Not long thereafter, Saeed’s mother is hit by a stray bullet that kills her. When Nadia sees how distraught Saeed and his father are after the funeral, she decides to move in with them. Tensions escalate quickly in the city at this point, and Saeed, Nadia, and Saeed’s father find themselves unable to lead the lives they once enjoyed. Because the militants have taken over the city, Nadia and Saeed’s respective employers have either fled or gone out of business, leaving the two of them with no source of income and nothing to do but hide in the apartment during the days, listening to rounds of gunshots and the occasional airstrike sailing down from drones above.

Around this time, rumors start circulating about black doors that can transport people from one place to another, taking them far away. Apparently, these doors simply appear in the place of regular doors, and many of the city’s inhabitants actively seek them out as a way of escaping the violent radicals. However, these doors brought the radicals into the city from the hills in the first place, so the militants are well aware of their existence, guarding them and killing those who try to leave through them. Nonetheless, Saeed and Nadia decide they must use one of these doors—they are determined to secure passage out of the city for themselves and Saeed’s father. After paying a man to find a door for them, though, they discover that Saeed’s father refuses to leave the city. “Your mother is here,” he tells his son, adding that Saeed himself absolutely must go without him because only “death await[s]” him in this city.

When Saeed and Nadia pass through the door, they find themselves in Mykonos, Greece, where they come upon an encampment of refugees in the rocky hills along the beach. As Nadia sets up their tent, she stoops and kisses Saeed in the plain light of day, something they’d never done before because the militants in their country didn’t allow lovers—even spouses—to touch in public. Surprised, Saeed shies away, and Nadia senses a bitterness in him that she has never seen before.

Saeed and Nadia quickly find several women and men from their country who warn them not to trust everybody in the camp. Saeed and Nadia therefore make sure to stay alert at night and when walking alone. One evening, though, they stay out a little bit later than normal because they’re trying to catch fish for dinner. Seeing a group of men approaching in the distance, they decide to start moving away, but the men follow at a fast pace. Scrambling over the rocky terrain, they make their way up a steep slope, abandoning the fishing rod so as to move faster and—hopefully—placate their pursuers. On the way up, Nadia slips and skins her arm on a ragged rock, but the young lovers keep moving, finally reaching the hilltop where, to their surprise, they encounter a number of armed guards standing watch over a small cabin. This, they know, means that a door has appeared inside the cabin, a door that leads to somewhere desirable, since the military only protects portals to wealthy nations. Saeed and Nadia stop, trapped between the guards and the men chasing them—but the men never crest the hill.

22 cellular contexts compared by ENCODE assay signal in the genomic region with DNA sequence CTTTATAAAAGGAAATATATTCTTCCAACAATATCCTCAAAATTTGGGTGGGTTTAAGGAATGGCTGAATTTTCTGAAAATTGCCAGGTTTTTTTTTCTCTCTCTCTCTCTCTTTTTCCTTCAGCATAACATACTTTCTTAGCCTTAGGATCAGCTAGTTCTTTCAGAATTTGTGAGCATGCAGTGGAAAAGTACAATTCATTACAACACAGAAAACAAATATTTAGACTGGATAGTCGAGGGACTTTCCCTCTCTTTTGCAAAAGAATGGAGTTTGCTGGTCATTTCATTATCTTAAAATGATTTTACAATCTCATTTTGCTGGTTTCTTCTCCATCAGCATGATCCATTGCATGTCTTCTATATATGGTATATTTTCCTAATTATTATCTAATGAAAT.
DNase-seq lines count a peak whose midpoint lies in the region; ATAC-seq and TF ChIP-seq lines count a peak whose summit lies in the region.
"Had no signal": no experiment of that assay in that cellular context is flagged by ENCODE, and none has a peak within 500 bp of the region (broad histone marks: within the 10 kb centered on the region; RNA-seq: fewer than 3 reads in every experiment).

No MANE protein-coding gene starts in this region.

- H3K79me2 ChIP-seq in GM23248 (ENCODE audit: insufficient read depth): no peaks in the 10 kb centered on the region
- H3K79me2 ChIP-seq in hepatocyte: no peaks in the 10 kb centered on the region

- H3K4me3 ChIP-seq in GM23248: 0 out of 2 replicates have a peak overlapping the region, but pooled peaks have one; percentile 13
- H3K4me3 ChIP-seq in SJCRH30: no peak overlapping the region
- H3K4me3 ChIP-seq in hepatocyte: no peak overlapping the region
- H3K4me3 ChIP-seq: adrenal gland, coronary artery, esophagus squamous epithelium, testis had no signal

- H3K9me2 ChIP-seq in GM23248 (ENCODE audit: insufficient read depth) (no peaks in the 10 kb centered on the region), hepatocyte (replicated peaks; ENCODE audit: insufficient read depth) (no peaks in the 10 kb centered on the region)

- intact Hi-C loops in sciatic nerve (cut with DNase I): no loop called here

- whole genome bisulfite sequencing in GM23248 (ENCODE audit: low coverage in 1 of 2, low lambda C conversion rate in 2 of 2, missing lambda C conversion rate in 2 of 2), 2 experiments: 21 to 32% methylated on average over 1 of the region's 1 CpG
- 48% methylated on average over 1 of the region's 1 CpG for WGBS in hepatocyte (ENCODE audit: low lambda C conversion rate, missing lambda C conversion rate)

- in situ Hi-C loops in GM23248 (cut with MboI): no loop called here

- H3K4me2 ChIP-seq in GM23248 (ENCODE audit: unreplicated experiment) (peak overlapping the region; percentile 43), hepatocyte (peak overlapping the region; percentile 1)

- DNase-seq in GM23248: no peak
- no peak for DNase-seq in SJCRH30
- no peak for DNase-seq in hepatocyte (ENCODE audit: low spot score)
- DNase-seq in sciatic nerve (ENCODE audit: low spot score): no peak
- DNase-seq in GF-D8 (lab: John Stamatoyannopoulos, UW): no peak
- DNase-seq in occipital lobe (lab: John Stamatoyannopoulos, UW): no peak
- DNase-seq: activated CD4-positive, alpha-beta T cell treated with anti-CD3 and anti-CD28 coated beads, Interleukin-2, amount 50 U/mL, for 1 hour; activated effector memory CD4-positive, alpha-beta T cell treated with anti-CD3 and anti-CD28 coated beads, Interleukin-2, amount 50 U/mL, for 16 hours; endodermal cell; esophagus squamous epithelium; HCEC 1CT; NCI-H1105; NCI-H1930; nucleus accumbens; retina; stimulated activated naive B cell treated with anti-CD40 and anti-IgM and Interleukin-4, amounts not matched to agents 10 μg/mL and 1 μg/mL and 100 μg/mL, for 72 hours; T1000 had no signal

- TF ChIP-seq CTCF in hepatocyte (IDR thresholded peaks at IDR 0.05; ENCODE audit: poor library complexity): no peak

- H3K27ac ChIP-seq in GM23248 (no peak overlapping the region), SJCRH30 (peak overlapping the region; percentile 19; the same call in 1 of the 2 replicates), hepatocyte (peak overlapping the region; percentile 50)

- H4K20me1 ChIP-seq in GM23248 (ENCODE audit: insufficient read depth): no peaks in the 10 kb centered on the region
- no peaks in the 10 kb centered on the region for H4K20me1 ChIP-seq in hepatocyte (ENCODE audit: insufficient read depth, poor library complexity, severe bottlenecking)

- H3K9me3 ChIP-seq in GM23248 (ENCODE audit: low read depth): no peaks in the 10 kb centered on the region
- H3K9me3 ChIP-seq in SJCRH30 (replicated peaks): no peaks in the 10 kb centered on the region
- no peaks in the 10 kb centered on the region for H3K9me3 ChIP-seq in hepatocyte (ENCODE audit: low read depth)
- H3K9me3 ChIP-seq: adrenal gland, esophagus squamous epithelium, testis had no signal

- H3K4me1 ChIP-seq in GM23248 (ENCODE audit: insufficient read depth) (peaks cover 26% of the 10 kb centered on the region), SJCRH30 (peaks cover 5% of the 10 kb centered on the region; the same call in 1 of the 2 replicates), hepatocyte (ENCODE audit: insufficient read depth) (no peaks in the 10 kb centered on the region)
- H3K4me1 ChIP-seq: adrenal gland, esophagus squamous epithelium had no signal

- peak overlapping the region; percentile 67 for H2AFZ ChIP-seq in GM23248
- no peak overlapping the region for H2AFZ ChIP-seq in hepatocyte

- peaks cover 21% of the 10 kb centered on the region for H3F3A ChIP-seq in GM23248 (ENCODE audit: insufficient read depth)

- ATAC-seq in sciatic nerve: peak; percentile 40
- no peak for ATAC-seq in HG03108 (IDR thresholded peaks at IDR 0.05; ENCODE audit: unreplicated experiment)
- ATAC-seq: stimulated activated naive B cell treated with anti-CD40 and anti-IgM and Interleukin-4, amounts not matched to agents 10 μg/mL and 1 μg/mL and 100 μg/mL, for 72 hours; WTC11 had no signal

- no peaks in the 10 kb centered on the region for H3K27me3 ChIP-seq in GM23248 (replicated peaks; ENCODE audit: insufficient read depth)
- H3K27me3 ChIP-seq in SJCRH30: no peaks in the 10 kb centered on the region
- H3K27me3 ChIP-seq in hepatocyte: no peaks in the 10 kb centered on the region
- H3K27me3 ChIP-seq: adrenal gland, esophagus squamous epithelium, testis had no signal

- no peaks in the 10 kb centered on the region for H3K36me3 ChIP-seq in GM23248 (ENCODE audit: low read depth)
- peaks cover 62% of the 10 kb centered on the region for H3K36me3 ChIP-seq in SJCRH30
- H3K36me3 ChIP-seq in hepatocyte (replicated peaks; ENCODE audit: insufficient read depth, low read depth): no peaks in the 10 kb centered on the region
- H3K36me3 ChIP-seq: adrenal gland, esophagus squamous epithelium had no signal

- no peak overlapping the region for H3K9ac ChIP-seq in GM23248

Slowly but surely, Nadia’s injury becomes worse, their money dwindles, and their sources of food grow thin. Before long, they decide to visit a volunteer organization willing to tend to Nadia’s injured arm. Here they meet a young female volunteer with a shaved head, who dresses the injury and connects meaningfully with Nadia, who’s rather taken by the young woman’s attentiveness. When the volunteer says she wants to help Saeed and Nadia, they tell her they want to pass through another door, and she tells them that she might be able to make this happen. From that point on, Nadia goes to the clinic every day to drink coffee and smoke joints with the volunteer until, one day, the young woman takes her and Saeed to a new door. Standing in front of the portal, the volunteer and Nadia hug tightly before the couple disappears through the door.